J. S. Bach: Christmas Oratorio
Dunedin Consort, John Butt
Linn Records. CKD499. 2 CDs, 141′
The Dunedin Consort under their director (and noted Bach scholar) John Butt are amongst the most prominent exponents of Bach’s music around. So this timely release of their take on the Christmas Oratorio is particularly welcome. With a distinguished group of period instrumentalists, and some outstanding vocal soloists, this is one of the most impressive interpretations I have heard. Whatever your religious beliefs, or lack of them, this music digs deep. John Butt’s scholarly interpretations are an integral part of the Dunedin story and, for this recording, his study of the performing conditions of the first performances in Leipzig in 1734 led to decisions about the vocal forces for the recording.
As John Butt points out in his programme notes, Bach seems to have been sensitive to the work load of his singers and instrumentalists over the busy Leipzig Christmas period, and alternated grand cantatas (Cantatas 1, 3 and 6, all using trumpets and timpani) with more meditative and lighter scored ones (Cantatas 2, 4 and 5). Flutes and the bassoon are only used in the first part, the full compliment of four oboes only in Cantatas 2, horns only in Cantatas 4, while Cantatas 5 only has strings and oboes. John Butt (pictured) alternates his vocal soloists between the six Cantatas, drawing from a team of eight fine soloists, with Mary Bevan, Clare Wilkinson, Nicholas Mulroy and Matthew Brook in Cantatas 1, 3, 6 and Joanne Lunn, Ciara Hendrick, Thomas Hobbs and Konstantin Wolff in Cantatas 2, 4, 5. For the more powerful cantatas (1, 3, and 6), Butt adds four additional singers to the ripieno chorus. Conscious of Bach’s need to rest soloists, he uses separate singers for this ripieno, rather than the other group of four soloists. There is no evidence that this was the case in the original performance, but we do know that Bach added singers to the core of soloists in other similarly powerful works of the period.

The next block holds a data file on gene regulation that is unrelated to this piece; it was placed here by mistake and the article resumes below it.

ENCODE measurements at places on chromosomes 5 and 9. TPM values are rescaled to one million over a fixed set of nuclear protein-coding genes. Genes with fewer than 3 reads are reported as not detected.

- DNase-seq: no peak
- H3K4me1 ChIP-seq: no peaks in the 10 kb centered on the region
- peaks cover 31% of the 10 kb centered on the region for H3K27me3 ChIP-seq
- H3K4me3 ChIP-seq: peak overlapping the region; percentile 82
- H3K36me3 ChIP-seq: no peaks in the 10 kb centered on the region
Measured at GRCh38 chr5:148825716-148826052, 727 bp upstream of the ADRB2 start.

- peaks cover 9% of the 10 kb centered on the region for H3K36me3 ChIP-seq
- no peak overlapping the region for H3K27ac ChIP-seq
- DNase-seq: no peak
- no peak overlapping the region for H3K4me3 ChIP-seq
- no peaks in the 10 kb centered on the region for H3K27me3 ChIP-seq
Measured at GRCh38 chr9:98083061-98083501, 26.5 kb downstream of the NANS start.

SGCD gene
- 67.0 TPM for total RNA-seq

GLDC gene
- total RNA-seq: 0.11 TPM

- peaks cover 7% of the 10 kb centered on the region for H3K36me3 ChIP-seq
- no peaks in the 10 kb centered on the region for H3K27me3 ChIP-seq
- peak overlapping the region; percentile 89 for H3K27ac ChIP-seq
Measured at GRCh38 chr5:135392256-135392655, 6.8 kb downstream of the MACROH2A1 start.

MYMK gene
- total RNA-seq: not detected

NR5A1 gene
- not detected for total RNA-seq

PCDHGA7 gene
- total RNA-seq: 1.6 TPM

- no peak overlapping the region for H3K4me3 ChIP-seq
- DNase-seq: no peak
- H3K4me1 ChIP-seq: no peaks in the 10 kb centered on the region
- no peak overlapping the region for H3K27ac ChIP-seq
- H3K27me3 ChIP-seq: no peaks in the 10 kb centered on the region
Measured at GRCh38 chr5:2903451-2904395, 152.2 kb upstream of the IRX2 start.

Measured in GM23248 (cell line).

Whilst this approach is based on an intelligent interpretation of Bach’ performing practice, it also has the benefit of providing a more varied vocal texture. The cantatas in the Christmas Oratorio are re-workings of earlier secular cantatas, probably written for performance in the Collegium Musicum. As such, they were almost certainly intended for a group of solo singers, rather than a choir. Using such small forces means that the individual voices are distinct in their solos as well as in the chorales and choruses. This brings an attractive intimacy to the recording.
The singing is superb throughout, with some particularly special moments from each, for example: Thomas Hobbs’ clean articulation in Frohe Hirten, eilt, ach eilet; Ciara Hendrick’s excellent control of her natural vibrato on the long notes of Schlafe, mein Liebster, geniebe der Ruh; Nicholas Mulroy’s sensitive singing of recitatives (for example in Und sie kamen eilend) and his gorgeously impassioned So geht! Genug, mein Schatz geht nicht von hier; Clare Wilkinson’s exquisite Schliebe, mein Herze, dies selige Wunde, aided by an similarly outstanding violin solo from Cecilia Bernardini; Joanne Lunn’s clear and focussed singing of the lovely Floesst, mein Heiland, floesst dein Namen, with its distinctive echo sections and lyrical oboe solo; Mary Bevan’s powerful Nur ein Wink; and Matthew Brook’s imposing Grosser Herr. .
There is some spectacular instrumental solos from the likes of Cecilia Bernardini, violin, Alex Bellamy, oboe, Anneke Scott and Joe Waters, horns, and excellent continuo playing from Jonathan Manson, cello, Stephen Farr, organ, and John Butt, harpsichord. Such is the immediacy of the Linn recording that some of the mechanics of the woodwind instruments (probably the bassoon) can be occasionally heard as a tiny background clatter. Like action noise from an historic organ, this doesn’t unduly concern me – but it might you.